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Training and development of international staff

  1. Training and Development of International Staff -with reference to Japan, China, South Koreaand Singapore Presented By: VIRDA AZMI Subject: Global Human Resource Management M.A. (HRM) Final Semester Dept of Social Work Jamia Millia Islamia, New Delhi
  2. Need for T&D • MNCs increasingly use expatriates on short-term and long-term international job assignments for a variety of purposes, such as: • to acquire and transfer knowledge, • to manage a foreign subsidiary, • to fill a staffing need, • to maintain communication, • coordination and control between subsidiaries and corporate headquarters, • and to develop global leadership competence
  3. • An expatriate’s success in the host country is largely determined by his or her cross-cultural adjustment to the host country • Expatriates who are not prepared to confront the challenges (e.g., to cope with culture shock) find it difficult to adjust and hence, perform poorly. • Thus, improving cross-cultural adjustment has been the focus of many international HR interventions. • Since cross-cultural adjustment can be facilitated if the expatriate has an awareness of the norms and behaviors that are appropriate in the host country, many MNCs offer cross-cultural training (CCT) to teach their expatriates the host country’s appropriate norms and behaviors.
  4. Cross-Cultural Training • Cross-cultural training is defined as any planned intervention designed to increase the knowledge and skills of expatriates to live and work effectively and achieve general life satisfaction in an unfamiliar host culture • CCT has been advocated as a means of facilitating effective cross- cultural interactions and cross-cultural adjustment
  5. • In the early 1980s, only 32% of MNCs offered CCT. Almost 20 years later, the 1998 Global Relocation Trends Survey Report indicates that 70% of the 177 MNCs surveyed provide CCT of at least one day’s duration • Cross-cultural training effectiveness is reflected by the cognitive, affective, and behavioral changes that occur during the CCT event. • In order to improve the effectiveness of CCT programs, or to maximize the change that occurs during training, it is important to follow a systematic approach to designing effective CCT programs.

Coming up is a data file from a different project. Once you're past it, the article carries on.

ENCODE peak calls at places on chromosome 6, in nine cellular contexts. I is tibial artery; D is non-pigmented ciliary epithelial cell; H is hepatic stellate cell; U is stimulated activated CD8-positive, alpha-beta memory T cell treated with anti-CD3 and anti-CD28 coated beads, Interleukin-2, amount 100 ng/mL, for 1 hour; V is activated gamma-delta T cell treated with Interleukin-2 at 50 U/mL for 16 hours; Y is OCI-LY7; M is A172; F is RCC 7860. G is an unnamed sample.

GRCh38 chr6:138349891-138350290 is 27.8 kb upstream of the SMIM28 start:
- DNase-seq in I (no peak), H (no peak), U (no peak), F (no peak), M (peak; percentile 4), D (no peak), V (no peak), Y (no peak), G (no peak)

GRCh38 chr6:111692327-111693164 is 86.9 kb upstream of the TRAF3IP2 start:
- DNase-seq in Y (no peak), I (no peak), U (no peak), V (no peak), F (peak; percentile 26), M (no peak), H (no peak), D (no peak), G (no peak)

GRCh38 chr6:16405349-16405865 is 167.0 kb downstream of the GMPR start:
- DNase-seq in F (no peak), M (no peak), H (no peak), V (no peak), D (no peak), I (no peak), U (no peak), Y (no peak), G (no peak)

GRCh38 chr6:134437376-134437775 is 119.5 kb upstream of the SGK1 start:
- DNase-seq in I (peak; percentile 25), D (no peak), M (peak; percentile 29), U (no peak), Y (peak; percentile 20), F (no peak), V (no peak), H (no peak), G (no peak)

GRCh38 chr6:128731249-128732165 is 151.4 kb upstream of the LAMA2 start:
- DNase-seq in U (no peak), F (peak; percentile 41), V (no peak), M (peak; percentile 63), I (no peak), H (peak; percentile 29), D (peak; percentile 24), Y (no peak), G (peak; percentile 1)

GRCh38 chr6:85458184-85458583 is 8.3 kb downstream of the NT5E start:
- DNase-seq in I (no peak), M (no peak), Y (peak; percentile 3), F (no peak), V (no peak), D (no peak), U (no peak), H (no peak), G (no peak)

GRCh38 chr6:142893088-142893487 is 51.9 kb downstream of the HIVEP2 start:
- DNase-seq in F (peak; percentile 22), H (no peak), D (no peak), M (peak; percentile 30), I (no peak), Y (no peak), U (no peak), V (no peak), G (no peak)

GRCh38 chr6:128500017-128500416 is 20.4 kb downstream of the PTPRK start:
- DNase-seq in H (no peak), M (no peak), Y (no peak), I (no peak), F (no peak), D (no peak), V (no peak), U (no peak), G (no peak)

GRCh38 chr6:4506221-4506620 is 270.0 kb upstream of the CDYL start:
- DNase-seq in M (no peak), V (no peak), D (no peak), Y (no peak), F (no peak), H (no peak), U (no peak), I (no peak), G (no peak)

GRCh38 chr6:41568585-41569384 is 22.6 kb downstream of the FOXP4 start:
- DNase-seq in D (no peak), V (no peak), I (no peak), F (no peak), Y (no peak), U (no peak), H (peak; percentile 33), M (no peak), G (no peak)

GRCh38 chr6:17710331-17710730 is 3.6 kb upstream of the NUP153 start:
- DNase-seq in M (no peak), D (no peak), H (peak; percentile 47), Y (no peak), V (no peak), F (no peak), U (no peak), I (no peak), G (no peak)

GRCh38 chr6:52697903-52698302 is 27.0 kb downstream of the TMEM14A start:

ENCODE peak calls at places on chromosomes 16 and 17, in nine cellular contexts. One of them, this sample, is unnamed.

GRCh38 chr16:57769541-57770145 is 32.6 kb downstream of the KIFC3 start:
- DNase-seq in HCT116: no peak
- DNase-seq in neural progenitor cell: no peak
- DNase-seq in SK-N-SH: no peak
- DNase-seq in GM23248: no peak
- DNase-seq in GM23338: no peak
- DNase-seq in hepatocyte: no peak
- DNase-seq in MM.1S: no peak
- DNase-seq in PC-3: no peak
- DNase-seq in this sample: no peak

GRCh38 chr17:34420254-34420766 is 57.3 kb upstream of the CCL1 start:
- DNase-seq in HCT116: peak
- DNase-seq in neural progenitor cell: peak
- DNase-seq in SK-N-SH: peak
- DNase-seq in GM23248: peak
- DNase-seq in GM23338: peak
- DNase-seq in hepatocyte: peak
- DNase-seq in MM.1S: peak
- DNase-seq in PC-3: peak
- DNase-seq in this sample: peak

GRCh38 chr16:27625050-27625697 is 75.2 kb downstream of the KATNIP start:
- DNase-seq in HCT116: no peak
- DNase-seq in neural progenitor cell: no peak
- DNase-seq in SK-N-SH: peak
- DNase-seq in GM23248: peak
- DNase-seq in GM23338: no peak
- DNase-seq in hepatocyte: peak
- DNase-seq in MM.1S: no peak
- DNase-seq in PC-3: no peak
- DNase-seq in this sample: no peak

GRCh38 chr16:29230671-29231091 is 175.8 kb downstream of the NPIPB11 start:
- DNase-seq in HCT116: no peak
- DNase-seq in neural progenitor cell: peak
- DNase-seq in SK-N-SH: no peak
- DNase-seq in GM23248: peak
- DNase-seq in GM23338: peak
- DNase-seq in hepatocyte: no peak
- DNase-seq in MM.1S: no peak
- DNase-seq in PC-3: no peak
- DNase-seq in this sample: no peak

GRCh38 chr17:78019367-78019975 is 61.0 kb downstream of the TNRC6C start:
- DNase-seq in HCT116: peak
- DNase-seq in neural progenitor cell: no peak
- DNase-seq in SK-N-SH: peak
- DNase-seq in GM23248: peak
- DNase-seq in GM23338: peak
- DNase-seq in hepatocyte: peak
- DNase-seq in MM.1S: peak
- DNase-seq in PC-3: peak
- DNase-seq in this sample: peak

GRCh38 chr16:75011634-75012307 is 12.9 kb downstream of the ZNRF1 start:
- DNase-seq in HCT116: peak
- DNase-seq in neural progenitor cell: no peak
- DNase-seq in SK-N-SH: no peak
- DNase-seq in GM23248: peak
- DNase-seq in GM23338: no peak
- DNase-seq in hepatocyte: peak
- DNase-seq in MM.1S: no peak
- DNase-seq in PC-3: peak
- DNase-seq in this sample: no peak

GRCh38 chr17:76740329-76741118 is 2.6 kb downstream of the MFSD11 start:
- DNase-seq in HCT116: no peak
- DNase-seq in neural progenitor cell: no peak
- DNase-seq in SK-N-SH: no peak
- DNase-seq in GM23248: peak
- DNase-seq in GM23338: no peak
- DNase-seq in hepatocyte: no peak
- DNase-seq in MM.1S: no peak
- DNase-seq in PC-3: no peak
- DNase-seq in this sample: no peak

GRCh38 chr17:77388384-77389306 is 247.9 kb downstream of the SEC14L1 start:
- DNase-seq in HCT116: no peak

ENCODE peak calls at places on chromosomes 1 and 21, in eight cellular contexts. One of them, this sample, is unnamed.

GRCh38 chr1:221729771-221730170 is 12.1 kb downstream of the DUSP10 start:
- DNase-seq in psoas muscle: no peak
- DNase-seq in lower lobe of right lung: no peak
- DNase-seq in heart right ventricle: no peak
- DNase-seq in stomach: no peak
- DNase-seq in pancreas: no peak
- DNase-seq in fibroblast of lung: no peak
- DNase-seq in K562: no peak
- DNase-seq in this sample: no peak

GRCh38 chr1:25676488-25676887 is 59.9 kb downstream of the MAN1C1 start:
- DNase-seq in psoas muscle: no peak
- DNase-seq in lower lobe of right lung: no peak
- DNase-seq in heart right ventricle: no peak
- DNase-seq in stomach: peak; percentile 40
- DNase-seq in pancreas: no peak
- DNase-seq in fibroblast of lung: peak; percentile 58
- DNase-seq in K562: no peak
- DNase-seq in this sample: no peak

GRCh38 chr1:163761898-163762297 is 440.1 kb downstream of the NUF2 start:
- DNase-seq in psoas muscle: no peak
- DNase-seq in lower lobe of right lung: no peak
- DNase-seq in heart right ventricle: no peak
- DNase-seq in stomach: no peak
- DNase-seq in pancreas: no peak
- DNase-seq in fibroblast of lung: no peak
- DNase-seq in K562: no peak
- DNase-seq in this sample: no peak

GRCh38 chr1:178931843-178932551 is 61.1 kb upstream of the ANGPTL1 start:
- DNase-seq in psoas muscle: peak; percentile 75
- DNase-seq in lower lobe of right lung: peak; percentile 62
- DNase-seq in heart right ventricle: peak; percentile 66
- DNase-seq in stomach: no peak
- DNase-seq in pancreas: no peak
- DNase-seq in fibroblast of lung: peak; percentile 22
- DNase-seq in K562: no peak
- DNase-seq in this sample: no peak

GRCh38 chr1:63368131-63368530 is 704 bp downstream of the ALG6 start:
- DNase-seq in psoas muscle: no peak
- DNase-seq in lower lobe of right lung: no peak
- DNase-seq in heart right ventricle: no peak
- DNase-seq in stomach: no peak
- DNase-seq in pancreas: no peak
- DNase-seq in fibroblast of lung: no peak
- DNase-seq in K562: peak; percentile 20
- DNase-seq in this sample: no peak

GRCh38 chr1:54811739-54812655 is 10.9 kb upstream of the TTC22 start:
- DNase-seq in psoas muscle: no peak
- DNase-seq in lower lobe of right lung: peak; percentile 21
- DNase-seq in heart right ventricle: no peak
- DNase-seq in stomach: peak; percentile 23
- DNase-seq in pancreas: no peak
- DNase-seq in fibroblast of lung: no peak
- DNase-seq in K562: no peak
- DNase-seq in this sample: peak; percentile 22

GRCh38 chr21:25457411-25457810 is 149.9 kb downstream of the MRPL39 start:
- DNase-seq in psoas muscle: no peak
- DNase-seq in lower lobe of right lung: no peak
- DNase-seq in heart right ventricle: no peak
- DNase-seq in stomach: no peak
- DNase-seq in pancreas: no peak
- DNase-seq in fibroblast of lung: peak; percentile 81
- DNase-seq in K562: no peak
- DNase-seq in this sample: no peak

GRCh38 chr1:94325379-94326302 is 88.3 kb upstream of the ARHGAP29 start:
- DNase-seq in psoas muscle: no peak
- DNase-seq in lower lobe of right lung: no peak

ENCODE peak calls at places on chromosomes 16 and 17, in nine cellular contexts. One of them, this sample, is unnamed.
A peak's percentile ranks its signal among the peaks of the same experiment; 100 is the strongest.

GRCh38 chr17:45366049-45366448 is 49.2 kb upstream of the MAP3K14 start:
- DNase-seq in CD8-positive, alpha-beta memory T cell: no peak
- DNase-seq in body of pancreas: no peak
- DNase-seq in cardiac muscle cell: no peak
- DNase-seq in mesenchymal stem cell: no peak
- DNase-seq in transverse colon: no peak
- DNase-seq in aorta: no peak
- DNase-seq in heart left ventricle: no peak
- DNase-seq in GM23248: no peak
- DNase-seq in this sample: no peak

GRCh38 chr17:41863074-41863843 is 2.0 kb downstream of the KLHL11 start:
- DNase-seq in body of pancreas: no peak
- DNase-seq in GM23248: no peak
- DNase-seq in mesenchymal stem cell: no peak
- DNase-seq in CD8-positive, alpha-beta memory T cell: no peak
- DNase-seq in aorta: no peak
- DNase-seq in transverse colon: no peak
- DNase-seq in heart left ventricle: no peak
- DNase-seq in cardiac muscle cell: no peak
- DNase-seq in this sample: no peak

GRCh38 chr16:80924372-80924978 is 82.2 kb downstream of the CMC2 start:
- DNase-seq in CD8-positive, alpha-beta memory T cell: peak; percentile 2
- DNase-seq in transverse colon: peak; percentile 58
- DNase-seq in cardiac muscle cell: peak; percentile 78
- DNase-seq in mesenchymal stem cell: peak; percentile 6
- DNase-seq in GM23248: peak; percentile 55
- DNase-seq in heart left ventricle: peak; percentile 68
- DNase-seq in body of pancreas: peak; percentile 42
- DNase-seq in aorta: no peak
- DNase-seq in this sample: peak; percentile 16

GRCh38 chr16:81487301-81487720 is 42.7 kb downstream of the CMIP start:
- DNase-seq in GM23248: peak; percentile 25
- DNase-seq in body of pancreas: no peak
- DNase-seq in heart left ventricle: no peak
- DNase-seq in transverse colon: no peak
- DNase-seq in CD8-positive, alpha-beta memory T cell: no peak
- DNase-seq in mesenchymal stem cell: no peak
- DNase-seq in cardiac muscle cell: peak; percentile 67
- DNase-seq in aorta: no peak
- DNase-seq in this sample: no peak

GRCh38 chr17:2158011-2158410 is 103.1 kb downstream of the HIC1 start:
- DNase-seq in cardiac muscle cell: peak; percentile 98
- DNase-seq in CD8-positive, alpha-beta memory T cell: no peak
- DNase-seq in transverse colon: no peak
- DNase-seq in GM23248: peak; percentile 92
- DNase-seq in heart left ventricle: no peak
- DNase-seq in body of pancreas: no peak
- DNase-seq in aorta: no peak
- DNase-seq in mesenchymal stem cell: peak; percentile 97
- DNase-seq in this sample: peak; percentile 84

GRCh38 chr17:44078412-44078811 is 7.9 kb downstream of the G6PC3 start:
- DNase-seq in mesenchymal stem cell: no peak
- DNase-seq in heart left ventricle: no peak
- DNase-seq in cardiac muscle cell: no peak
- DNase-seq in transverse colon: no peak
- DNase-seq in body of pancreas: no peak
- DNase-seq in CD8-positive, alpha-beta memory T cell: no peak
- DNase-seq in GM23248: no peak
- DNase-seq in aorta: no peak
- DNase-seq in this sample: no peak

6. • The process for designing effective CCT programs consists of five distinct phases: 1. Identify the type of global assignment for which CCT is needed. 2. Determine the specific cross-cultural training needs. 3. Establish the goals and measures for determining training effectiveness. 4. Develop and deliver the CCT program. 5. Evaluate whether the CCT program was effective.
  7. PHASE 1 – IDENTIFY THE TYPE OF GLOBAL ASSIGNMENT • Caligiuri describes a classification of global assignments into four categories: 1. Technical 2. Functional/tactical 3. Developmental/high potential 4. Strategic/executive
  8. PHASE 2 – CONDUCT A CROSS-CULTURAL TRAINING NEEDS ANALYSIS • A cross-cultural training needs analysis is conducted across three levels: 1. The organizational level, to determine the organizational context for CCT 2. The individual (or expatriate) level, to determine any special needs that have to be addressed in CCT for a given person; and 3. The assignment level, to determine the cross-cultural knowledge and skills required to effectively complete the given assignment.
  9. PHASE 3 – ESTABLISH CCT GOALS AND MEASURES • Cross-cultural training goals should be stated in detailed and measurable terms. • Detailed and measurable training goals help develop appropriate outcomes for training evaluation. • Short-term CCT goals can bring about cognitive, affective, and behavioral changes
  10. • The long-term goal of many CCT programs is to improve the rate of cross-cultural adjustment. • Improving cross-cultural adjustment is important for all expatriates and would generalize across assignments. • Likewise, improved success on the global assignment may be another generalized long-term goal with the specific dimensions, of course, being job specific.